The concept of meritocracy is frequently misinterpreted to mean that everyone gets what they deserve. “Do you think Donald Trump deserved to be president?” a friend once asked me, after I defended meritocratic principles. He missed the point that meritocratic societies—for all their flaws—are unmatched in their capacity to promote human flourishing and progress.
Since most people react to incentives, a society that rewards innovation and achievement, utilizing market mechanisms, will produce large numbers of innovative and achievement-driven individuals, willing to make sacrifices, improve their competence and take substantial risks in pursuit of their self-interest. Ultimately, however, their success depends on their ability to supply goods and services that meet the needs and desires of others. In short, they must provide value for society.
The resulting hierarchies are not immune to corruption—but they are by no means arbitrary. In fact, they have proven highly efficient in harnessing human capital—not to be confused with human worth—to benefit society as a whole. Moreover, meritocratic hierarchies offer a sense of direction, an up and a down, and create meaning for people as well as being integral to social mobility.
To condemn such hierarchies as inherently oppressive just because they do not conform to egalitarian fantasies is to throw the baby out with the bathwater. “No doubt we should do all we can in society to reform rigid hierarchies and outdated social norms,” argues Freya India. “But, discouraging self-improvement and framing any measure of competence as oppressive is not the answer.”
In today’s society, equity is increasingly replacing non-discrimination as a measure of fairness. However, if people are free to pursue their individual talents, ambitions and preferences, we have no reason to expect anything close to equal results. As Thomas Sowell has argued, “If you cannot achieve equality of performance among people born to the same parents and raised under the same roof, how realistic is it to expect to achieve it across broader and deeper social divisions?” Indeed, the only way to achieve equality of outcome—a goal implicit in the widespread assumption that social disparities are invariably social injustices—is by actively inhibiting meritocratic processes.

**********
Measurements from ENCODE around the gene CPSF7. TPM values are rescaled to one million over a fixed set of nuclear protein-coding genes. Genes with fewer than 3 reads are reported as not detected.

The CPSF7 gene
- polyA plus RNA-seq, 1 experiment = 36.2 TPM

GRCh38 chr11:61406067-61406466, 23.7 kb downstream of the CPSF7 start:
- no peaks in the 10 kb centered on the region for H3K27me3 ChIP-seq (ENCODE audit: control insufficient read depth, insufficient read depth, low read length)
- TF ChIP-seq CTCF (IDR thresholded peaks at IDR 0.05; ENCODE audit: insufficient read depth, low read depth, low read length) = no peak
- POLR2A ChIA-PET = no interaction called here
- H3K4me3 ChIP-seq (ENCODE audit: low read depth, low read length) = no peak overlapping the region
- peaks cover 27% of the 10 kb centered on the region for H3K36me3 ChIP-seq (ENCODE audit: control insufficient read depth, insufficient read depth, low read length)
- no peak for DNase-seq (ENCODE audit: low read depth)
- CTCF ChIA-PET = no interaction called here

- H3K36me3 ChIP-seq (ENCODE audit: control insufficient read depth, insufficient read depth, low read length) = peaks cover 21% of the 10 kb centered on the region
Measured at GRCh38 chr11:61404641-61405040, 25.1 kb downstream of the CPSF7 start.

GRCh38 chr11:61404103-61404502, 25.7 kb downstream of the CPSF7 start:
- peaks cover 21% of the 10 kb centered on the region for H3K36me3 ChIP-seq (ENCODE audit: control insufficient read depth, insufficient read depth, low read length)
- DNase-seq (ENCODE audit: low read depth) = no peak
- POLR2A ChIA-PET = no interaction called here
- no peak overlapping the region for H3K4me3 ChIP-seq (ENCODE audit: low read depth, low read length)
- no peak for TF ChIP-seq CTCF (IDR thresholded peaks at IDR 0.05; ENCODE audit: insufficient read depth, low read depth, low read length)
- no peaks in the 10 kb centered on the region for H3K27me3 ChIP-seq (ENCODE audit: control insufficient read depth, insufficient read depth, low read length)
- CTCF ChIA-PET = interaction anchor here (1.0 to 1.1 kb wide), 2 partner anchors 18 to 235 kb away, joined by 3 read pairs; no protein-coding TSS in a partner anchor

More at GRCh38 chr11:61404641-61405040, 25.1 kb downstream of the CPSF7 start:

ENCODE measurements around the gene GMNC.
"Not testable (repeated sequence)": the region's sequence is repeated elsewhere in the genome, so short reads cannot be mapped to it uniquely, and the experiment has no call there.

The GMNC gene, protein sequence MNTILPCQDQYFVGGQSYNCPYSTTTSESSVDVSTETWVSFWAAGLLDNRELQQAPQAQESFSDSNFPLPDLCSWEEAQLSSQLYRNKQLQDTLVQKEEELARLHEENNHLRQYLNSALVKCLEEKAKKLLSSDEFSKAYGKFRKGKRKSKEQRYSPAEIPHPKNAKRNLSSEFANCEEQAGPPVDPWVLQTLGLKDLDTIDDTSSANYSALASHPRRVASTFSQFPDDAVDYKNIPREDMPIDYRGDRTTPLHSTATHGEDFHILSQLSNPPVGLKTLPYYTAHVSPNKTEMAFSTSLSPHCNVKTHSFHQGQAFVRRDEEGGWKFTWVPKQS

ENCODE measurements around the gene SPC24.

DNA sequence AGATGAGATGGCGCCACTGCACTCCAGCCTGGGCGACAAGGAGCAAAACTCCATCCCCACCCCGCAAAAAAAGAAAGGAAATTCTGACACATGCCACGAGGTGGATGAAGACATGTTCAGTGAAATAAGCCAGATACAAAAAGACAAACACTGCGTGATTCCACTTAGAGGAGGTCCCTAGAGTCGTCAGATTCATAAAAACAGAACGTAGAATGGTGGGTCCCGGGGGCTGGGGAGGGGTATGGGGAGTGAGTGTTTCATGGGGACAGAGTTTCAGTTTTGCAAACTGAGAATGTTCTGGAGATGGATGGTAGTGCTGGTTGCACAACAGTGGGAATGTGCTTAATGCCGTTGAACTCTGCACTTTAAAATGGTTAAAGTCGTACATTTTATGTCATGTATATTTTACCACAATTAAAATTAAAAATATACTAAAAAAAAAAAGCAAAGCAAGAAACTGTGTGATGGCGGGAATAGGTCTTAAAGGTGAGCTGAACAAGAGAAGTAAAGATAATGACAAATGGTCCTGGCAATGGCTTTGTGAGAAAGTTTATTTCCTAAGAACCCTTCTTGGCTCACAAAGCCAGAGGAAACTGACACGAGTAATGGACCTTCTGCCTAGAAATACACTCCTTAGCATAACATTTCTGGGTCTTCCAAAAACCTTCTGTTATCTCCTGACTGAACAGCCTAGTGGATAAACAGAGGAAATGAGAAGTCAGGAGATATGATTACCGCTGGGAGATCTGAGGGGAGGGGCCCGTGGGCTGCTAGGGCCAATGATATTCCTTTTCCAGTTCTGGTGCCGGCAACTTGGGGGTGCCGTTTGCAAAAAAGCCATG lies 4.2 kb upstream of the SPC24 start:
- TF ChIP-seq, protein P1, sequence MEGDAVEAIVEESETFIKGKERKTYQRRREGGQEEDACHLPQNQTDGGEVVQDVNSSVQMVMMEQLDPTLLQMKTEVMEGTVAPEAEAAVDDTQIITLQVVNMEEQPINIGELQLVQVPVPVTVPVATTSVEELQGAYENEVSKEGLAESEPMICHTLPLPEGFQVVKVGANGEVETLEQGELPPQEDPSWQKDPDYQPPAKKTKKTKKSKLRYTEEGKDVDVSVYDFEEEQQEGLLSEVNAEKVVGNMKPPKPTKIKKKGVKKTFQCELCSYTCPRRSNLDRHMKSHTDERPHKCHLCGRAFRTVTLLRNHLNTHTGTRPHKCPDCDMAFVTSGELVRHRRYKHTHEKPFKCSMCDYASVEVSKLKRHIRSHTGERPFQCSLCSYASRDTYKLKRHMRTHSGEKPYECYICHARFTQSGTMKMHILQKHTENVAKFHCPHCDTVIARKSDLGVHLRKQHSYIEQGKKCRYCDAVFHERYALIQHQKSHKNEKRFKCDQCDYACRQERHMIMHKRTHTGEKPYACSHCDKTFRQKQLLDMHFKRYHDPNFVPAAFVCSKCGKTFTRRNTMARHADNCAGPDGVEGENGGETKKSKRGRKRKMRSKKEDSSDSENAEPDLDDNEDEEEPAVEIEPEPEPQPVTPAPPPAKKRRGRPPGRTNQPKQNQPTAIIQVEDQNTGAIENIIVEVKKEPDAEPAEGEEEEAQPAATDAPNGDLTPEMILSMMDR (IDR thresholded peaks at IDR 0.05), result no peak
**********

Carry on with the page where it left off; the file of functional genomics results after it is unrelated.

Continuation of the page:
Meritocracy is not a source of inequality, but a reflection of the fact that human beings differ along multiple dimensions. We know, for instance, that general intelligence (g), as measured by standardized IQ tests, and certain personality traits, such as resilience and conscientiousness, are positively correlated with professional advancement and success in life, largely because they make us more useful to others.
We also know that these characteristics are unequally distributed in society and partly heritable. In his 2020 book, Human Diversity, Charles Murray “deliberately avoid[s] the word meritocracy to describe a society in which able people rise to the top, because the most important single ingredient, g, is a matter of luck”:
I’m willing to believe that people have some control over their industriousness, perseverance, resilience, and other personal qualities that have brought them success, even though those qualities are partly heritable. g is different. People can make a little or a lot of what they were given; maybe they can even tweak their IQs by a couple of points; but no one gets an IQ score of 130 by trying hard. Merit had nothing to do with it.